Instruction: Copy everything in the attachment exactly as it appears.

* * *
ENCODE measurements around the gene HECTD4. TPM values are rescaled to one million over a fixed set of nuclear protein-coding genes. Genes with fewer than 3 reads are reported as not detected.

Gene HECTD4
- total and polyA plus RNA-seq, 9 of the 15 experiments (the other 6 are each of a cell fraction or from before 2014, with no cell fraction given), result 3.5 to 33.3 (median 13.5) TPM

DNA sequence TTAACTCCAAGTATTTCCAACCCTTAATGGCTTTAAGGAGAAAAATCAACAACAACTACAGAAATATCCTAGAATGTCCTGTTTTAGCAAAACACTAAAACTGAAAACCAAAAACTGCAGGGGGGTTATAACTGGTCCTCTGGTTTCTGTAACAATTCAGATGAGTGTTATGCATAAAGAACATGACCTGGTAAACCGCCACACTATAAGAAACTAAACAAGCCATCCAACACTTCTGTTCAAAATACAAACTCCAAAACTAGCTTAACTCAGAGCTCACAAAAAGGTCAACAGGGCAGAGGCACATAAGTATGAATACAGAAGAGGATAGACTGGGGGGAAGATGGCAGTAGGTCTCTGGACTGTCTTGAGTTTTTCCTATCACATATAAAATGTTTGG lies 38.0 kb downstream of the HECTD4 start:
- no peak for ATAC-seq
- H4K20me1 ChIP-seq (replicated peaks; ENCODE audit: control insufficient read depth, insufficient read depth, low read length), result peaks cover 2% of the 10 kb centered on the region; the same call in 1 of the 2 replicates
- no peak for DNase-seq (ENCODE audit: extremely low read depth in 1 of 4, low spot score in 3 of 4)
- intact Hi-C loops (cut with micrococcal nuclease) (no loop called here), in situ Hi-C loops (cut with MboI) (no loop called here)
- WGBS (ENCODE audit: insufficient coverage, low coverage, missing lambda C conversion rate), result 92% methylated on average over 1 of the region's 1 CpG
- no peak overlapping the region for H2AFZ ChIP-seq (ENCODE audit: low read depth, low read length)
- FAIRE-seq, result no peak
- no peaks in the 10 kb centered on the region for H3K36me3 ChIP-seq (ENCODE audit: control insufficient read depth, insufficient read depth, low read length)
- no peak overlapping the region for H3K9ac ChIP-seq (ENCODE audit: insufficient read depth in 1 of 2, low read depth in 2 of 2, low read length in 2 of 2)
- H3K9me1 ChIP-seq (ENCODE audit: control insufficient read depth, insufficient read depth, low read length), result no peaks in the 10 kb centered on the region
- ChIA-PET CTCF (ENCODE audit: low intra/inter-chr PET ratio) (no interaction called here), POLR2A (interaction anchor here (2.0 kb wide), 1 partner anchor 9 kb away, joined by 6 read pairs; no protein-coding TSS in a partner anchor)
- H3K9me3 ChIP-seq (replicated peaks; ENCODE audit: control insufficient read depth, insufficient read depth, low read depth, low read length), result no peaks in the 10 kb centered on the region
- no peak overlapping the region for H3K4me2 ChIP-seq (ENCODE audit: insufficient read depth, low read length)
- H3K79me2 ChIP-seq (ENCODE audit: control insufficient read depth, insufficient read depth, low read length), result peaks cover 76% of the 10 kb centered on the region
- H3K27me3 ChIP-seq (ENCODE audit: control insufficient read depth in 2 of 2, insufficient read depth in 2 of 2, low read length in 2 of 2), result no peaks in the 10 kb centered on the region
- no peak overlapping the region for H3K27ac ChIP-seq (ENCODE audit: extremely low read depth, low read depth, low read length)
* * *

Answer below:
ENCODE measurements around the gene HECTD4. TPM values are rescaled to one million over a fixed set of nuclear protein-coding genes. Genes with fewer than 3 reads are reported as not detected.

Gene HECTD4
- total and polyA plus RNA-seq, 9 of the 15 experiments (the other 6 are each of a cell fraction or from before 2014, with no cell fraction given), result 3.5 to 33.3 (median 13.5) TPM

DNA sequence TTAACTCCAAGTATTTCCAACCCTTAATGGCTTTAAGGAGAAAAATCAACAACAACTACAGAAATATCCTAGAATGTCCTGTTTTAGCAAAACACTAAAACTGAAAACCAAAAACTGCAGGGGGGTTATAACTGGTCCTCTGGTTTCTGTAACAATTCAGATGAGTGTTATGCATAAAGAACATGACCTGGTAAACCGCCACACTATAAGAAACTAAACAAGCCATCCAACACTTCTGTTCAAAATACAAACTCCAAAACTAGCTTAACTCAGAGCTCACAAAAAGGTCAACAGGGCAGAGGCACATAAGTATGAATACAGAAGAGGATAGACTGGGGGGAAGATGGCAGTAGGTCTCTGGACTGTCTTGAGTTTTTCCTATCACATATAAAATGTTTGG lies 38.0 kb downstream of the HECTD4 start:
- no peak for ATAC-seq
- H4K20me1 ChIP-seq (replicated peaks; ENCODE audit: control insufficient read depth, insufficient read depth, low read length), result peaks cover 2% of the 10 kb centered on the region; the same call in 1 of the 2 replicates
- no peak for DNase-seq (ENCODE audit: extremely low read depth in 1 of 4, low spot score in 3 of 4)
- intact Hi-C loops (cut with micrococcal nuclease) (no loop called here), in situ Hi-C loops (cut with MboI) (no loop called here)
- WGBS (ENCODE audit: insufficient coverage, low coverage, missing lambda C conversion rate), result 92% methylated on average over 1 of the region's 1 CpG
- no peak overlapping the region for H2AFZ ChIP-seq (ENCODE audit: low read depth, low read length)
- FAIRE-seq, result no peak
- no peaks in the 10 kb centered on the region for H3K36me3 ChIP-seq (ENCODE audit: control insufficient read depth, insufficient read depth, low read length)
- no peak overlapping the region for H3K9ac ChIP-seq (ENCODE audit: insufficient read depth in 1 of 2, low read depth in 2 of 2, low read length in 2 of 2)
- H3K9me1 ChIP-seq (ENCODE audit: control insufficient read depth, insufficient read depth, low read length), result no peaks in the 10 kb centered on the region
- ChIA-PET CTCF (ENCODE audit: low intra/inter-chr PET ratio) (no interaction called here), POLR2A (interaction anchor here (2.0 kb wide), 1 partner anchor 9 kb away, joined by 6 read pairs; no protein-coding TSS in a partner anchor)
- H3K9me3 ChIP-seq (replicated peaks; ENCODE audit: control insufficient read depth, insufficient read depth, low read depth, low read length), result no peaks in the 10 kb centered on the region
- no peak overlapping the region for H3K4me2 ChIP-seq (ENCODE audit: insufficient read depth, low read length)
- H3K79me2 ChIP-seq (ENCODE audit: control insufficient read depth, insufficient read depth, low read length), result peaks cover 76% of the 10 kb centered on the region
- H3K27me3 ChIP-seq (ENCODE audit: control insufficient read depth in 2 of 2, insufficient read depth in 2 of 2, low read length in 2 of 2), result no peaks in the 10 kb centered on the region
- no peak overlapping the region for H3K27ac ChIP-seq (ENCODE audit: extremely low read depth, low read depth, low read length)